1Department of Medicine,
2Department of Pathology,
3Department of Family, Population and Preventive Medicine,
4Department of Physiology and Biophysics,
#Authors contributed equally.
Correspondence Address: Dr. Vincent W. Yang, Department of Medicine, Stony Brook University School of Medicine, HSC T-16, Rm 020, Stony Brook, NY 11794, USA. E-mail: email@example.com
© The Author(s) 2019. Open Access This article is licensed under a Creative Commons Attribution 4.0 International License (https://creativecommons.org/licenses/by/4.0/), which permits unrestricted use, sharing, adaptation, distribution and reproduction in any medium or format, for any purpose, even commercially, as long as you give appropriate credit to the original author(s) and the source, provide a link to the Creative Commons license, and indicate if changes were made.
Aim: Colorectal cancer (CRC) is the third leading cancer-related cause of death due to its propensity to metastasize. Epithelial-mesenchymal transition (EMT) is a multistep process important for invasion and metastasis of CRC. Krüppel-like factor 4 (KLF4) is a zinc finger transcription factor highly expressed in differentiated cells of the intestinal epithelium. KLF4 has been shown to play a tumor suppressor role during CRC tumorigenesis - its loss accelerates development and progression of cancer. The present study examined the relationship between KLF4 and markers of EMT in CRC.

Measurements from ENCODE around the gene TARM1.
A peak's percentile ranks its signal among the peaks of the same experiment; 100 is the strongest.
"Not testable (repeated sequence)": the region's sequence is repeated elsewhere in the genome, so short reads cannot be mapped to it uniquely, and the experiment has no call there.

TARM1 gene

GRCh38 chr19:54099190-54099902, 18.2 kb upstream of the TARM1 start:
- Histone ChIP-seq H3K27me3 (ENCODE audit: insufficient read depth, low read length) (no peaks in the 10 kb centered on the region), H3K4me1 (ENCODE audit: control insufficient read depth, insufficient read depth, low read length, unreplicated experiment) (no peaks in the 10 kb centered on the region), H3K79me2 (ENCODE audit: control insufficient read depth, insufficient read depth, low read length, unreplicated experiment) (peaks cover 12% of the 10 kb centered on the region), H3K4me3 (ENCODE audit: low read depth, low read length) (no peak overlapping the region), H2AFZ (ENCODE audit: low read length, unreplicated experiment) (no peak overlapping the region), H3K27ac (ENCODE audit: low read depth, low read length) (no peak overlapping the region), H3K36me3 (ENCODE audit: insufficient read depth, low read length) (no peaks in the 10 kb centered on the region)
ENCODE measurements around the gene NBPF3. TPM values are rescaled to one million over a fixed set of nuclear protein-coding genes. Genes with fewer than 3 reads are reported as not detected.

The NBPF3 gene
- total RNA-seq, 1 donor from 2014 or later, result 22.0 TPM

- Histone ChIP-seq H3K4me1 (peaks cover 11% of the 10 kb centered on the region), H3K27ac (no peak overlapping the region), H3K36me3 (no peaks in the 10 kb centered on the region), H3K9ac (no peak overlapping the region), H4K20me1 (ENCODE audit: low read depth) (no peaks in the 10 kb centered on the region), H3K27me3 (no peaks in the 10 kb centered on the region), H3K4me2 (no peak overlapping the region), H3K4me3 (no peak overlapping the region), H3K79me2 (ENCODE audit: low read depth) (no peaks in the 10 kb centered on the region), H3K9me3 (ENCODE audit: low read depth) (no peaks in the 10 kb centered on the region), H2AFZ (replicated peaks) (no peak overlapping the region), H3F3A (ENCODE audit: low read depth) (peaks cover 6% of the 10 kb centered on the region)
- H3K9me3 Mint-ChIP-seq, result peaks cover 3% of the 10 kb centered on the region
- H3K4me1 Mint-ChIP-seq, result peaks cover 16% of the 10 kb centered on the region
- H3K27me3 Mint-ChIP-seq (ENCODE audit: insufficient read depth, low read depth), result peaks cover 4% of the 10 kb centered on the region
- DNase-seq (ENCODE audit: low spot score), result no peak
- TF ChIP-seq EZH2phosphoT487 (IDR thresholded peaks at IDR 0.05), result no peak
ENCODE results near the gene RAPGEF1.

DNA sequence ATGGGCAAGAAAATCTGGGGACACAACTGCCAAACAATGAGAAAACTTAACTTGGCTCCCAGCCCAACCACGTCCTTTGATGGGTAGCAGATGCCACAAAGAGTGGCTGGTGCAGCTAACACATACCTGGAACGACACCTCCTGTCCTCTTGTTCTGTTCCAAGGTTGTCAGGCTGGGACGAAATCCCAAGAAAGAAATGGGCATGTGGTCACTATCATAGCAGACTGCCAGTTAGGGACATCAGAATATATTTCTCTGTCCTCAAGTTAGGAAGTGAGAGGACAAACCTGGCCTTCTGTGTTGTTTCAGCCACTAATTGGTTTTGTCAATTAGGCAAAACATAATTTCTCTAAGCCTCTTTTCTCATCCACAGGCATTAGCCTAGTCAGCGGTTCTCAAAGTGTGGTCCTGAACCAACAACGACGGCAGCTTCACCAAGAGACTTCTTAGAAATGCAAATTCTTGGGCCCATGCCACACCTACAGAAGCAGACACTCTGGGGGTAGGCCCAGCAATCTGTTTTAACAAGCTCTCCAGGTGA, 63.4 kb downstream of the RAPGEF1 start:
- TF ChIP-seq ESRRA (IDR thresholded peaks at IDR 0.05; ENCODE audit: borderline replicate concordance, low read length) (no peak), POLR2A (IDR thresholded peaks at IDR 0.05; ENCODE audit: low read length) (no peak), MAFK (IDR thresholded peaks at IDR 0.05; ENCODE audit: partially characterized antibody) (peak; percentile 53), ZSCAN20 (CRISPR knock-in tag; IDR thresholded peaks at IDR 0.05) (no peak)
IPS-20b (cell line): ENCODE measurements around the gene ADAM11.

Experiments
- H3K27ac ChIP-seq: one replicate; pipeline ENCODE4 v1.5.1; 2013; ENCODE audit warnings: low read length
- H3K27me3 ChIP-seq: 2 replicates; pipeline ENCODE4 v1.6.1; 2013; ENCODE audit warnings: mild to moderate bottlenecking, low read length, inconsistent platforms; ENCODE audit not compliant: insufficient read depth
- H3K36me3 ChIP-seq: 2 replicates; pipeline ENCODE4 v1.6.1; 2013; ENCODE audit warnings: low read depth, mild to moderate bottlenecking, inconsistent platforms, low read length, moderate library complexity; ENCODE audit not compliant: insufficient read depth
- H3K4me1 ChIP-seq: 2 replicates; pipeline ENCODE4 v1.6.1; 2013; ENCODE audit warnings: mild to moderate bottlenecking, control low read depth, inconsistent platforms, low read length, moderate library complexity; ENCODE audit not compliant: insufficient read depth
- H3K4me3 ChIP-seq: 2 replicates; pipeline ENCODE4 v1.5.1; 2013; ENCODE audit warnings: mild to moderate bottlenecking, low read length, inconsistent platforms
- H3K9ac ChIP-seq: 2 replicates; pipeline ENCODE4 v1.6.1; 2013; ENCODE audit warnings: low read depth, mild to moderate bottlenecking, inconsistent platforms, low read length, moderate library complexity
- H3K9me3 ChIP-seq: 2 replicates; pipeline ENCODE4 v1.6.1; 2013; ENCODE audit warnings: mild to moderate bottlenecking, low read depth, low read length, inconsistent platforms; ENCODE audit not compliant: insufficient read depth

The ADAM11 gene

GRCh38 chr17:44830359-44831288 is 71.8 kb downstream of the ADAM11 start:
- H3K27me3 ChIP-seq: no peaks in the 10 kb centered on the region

Methods: Immunofluorescence staining for KLF4 and EMT markers was performed on archived patient samples after colorectal cancer resection and on colonic tissues of mice with colitis-associated cancer.
Results: We found that KLF4 expression is lost in tumor sections obtained from CRC patients and in those of mouse colon following azoxymethane and dextran sodium sulfate (AOM/DSS) treatment when compared to their respective normal appearing mucosa. Importantly, in CRC patient tumor sections, we observed a negative correlation between KLF4 levels and mesenchymal markers including TWIST, β-catenin, claudin-1, N-cadherin, and vimentin. Similarly, in tumor tissues from AOM/DSS-treated mice, KLF4 levels were negatively correlated with mesenchymal markers including SNAI2, β-catenin, and vimentin and positively correlated with the epithelial marker E-cadherin.
Conclusion: These findings suggest that the loss of KLF4 expression is a potentially significant indicator of EMT in CRC.
Krüppel-like factor 4, colorectal cancer, epithelial-mesenchymal transition
Colorectal cancer (CRC) is the third leading cause of the cancer-related deaths often with metastasis to the liver, lung, and bone[1,2]. Epithelial-mesenchymal transition (EMT) is a transdifferentiation process that allows a polarized epithelial cell to assume a mesenchymal cell phenotype, characterized by enhanced migratory and invasiveness capacity, elevated resistance to apoptosis, and increased synthesis of extracellular matrix (ECM) components. During the EMT process, epithelial cells lose apical-basal polarity that is accompanied by reorganization of cytoskeleton and reprogramming of the signaling pathways that allow for an increase in motility and the development of an invasive phenotype. This multistep complex process is characterized by modifications in the expression of a host of transcription factors and specific cell-surface proteins, as well as reorganization and expression of cytoskeletal proteins, and production of enzymes that degrade the ECM. A change in some of these factors, such as upregulation of TWIST, SNAI1, SNAI2, ZEB1, vimentin, and N-cadherin, and downregulation of E-cadherin and tight junction proteins such as ZO-1 is indicative of progression of EMT[4,5]. In CRC, EMT has been strongly associated with the invasive and metastatic phenotype, thereby generating the life-threatening manifestations of metastatic disease cancer. The activation of the EMT program has been suggested to be the critical mechanism for the acquisition of malignant phenotypes by epithelial cancer cells.